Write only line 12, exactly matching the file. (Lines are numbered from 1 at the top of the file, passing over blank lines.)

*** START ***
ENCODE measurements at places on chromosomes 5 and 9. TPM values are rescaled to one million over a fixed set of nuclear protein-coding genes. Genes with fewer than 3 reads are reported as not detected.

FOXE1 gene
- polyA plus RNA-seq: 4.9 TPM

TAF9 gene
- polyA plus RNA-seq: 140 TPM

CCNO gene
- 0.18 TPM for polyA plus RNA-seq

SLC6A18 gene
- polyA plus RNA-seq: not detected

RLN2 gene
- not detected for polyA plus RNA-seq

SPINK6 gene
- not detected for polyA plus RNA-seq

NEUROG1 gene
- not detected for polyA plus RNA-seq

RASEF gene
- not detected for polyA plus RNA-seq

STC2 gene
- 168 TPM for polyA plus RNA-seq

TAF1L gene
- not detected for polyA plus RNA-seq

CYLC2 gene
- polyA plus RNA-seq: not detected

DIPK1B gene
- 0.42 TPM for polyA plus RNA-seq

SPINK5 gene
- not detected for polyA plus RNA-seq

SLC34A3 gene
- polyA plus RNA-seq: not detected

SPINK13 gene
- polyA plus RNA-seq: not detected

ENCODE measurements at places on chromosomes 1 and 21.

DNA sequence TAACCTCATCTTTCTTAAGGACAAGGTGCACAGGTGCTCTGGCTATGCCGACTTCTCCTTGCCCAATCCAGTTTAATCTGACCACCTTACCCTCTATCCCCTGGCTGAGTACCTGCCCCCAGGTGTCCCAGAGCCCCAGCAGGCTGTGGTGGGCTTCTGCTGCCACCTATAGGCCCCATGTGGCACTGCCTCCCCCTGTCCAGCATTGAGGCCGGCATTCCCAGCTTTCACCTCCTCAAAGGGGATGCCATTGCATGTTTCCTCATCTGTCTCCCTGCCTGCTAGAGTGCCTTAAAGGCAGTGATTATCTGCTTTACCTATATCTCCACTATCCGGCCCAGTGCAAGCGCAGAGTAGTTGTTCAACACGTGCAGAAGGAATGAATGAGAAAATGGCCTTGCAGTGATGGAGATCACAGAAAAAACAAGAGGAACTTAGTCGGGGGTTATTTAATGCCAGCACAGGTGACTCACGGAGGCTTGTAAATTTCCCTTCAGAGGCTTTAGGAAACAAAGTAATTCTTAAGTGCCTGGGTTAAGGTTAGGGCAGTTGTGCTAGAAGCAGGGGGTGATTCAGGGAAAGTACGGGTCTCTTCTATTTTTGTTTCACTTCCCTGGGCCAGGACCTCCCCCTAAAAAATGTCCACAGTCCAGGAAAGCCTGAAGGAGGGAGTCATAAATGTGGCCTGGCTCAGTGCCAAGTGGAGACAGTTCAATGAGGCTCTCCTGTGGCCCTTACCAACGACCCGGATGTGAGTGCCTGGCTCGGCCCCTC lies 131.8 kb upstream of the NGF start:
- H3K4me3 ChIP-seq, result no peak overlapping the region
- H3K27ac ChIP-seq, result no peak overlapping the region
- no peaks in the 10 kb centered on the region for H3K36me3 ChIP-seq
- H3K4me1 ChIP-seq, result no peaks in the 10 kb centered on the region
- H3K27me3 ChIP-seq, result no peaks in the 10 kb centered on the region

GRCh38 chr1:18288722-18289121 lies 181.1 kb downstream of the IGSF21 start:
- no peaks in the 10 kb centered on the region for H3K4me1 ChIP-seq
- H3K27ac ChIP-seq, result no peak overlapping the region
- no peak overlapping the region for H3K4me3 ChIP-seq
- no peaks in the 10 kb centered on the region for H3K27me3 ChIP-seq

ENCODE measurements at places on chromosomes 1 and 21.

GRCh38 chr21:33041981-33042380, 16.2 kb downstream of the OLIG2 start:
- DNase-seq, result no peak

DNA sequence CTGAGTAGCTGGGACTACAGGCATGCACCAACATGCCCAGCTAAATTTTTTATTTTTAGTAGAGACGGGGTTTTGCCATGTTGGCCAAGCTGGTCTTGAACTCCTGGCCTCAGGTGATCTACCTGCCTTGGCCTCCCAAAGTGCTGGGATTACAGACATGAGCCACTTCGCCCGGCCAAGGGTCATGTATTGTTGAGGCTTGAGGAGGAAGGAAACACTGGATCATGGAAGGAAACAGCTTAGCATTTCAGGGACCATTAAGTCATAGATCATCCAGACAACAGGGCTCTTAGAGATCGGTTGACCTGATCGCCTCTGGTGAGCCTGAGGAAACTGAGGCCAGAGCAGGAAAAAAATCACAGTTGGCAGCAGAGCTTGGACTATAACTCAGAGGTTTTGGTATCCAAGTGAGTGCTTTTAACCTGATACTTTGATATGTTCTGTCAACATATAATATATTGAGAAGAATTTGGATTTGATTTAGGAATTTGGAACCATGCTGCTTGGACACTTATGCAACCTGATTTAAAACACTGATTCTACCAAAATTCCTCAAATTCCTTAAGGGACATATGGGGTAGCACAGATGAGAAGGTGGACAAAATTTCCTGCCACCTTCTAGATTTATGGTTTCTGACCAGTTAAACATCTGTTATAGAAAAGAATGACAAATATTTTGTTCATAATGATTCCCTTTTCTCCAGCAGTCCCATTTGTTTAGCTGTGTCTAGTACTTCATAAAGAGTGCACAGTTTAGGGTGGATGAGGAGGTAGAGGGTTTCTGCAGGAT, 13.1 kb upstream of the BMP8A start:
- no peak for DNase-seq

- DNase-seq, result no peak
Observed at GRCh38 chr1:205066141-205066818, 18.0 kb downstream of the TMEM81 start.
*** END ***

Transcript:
SPINK6 gene